This is the major label debut EP from Canadian brothers John and James Abrams who, despite only being just into their twenties, already carry an impressive CV, having the honour of being the youngest Canadians to appear at the Grand Ole Opry and having already put out a couple of albums under their own auspices. Now they’ve been picked up by a major label (Warner Music Canada) and have their first EP produced by Gavin Brown, who has also produced for such bands as The Tragically Hip and Barenaked Ladies.
The Abrams cite their influences as classic country duos like the Louvin Brothers and Jim & Jesse – but this production is a country mile away from that sound. Producer Brown has said that he wanted to introduce them to a wider audience – so what we have are really a series of heavily produced country/pop songs with a bit of banjo in the background as a nod to their roots. Interesting that the brothers are Canadian because this reviewer was reminded on a number of occasions of the sound of Bryan Adams – and sadly it was Bryan, not Ryan!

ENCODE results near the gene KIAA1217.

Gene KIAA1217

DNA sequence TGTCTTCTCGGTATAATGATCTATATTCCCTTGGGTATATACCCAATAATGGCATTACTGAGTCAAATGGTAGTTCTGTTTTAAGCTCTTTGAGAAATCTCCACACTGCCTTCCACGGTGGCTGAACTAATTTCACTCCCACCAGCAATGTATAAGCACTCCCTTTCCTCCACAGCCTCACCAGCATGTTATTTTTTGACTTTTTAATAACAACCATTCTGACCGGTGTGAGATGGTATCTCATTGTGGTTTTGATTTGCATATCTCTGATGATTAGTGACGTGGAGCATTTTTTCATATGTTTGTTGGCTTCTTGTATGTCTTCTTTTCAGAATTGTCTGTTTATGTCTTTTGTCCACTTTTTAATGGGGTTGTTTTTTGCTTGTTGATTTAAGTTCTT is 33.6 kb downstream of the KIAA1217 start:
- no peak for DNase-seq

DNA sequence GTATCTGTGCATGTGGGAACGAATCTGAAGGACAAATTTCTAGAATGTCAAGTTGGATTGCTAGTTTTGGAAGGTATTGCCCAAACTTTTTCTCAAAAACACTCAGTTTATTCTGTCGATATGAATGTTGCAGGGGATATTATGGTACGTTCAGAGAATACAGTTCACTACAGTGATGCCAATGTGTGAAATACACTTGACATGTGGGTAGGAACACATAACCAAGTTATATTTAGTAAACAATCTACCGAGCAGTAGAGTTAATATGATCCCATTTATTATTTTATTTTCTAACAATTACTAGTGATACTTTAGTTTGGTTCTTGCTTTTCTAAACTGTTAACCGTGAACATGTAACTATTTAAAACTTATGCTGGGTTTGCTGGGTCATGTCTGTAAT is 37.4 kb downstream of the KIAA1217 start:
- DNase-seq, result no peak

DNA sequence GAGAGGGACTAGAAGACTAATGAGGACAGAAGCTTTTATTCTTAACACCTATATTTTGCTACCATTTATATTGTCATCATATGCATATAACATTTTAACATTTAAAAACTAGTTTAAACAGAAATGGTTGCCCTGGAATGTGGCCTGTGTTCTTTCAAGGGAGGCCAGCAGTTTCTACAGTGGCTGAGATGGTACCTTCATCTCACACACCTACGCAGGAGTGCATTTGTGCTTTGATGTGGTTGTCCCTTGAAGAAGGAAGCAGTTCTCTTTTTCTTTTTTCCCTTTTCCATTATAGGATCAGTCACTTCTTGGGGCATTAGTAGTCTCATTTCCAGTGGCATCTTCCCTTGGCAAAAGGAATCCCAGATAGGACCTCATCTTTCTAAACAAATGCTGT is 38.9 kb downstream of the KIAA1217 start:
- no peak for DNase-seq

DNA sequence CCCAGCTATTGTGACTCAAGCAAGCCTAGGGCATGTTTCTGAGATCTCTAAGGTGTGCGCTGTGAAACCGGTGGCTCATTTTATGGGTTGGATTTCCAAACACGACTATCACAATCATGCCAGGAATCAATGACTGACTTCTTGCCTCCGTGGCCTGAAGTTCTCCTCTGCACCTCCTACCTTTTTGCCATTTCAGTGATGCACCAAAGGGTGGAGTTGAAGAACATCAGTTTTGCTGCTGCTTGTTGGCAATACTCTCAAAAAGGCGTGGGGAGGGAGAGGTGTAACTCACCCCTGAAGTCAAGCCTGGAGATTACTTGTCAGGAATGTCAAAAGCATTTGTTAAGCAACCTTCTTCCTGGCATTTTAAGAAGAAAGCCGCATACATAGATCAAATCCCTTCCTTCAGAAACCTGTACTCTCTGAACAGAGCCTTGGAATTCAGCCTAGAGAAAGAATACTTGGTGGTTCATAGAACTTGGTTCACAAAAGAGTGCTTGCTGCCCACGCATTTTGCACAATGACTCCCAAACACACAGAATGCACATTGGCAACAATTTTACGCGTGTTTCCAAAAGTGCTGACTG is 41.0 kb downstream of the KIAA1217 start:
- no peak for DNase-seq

On the positive side there are some very good songs here – in fact, all six songs are basically good compositions and the Abrams have, somewhere in the mix, that classic sibling duo sound – the voices really complement each other. But the production is heavily pop influenced and, with a drum sound that’s straight out of the 90s (and probably where the Bryan Adams reference comes from), the production is really too big for the songs. Final track Spend Your Life With Me sounds like Mumford & Sons before they abandoned their banjo thrash!
The Abrams are clearly a class act. They write good songs and deliver them well and it’s understandable that, as a young duo, the record company will want to push them in a more commercial direction; hopefully the songs will continue to shine through and the Abrams brothers will be able to stay true to their influences. They’ll be touring the UK in the summer and it will be interesting to hear how they interpret these songs on the live stage.
Great songs not helped by country/pop production.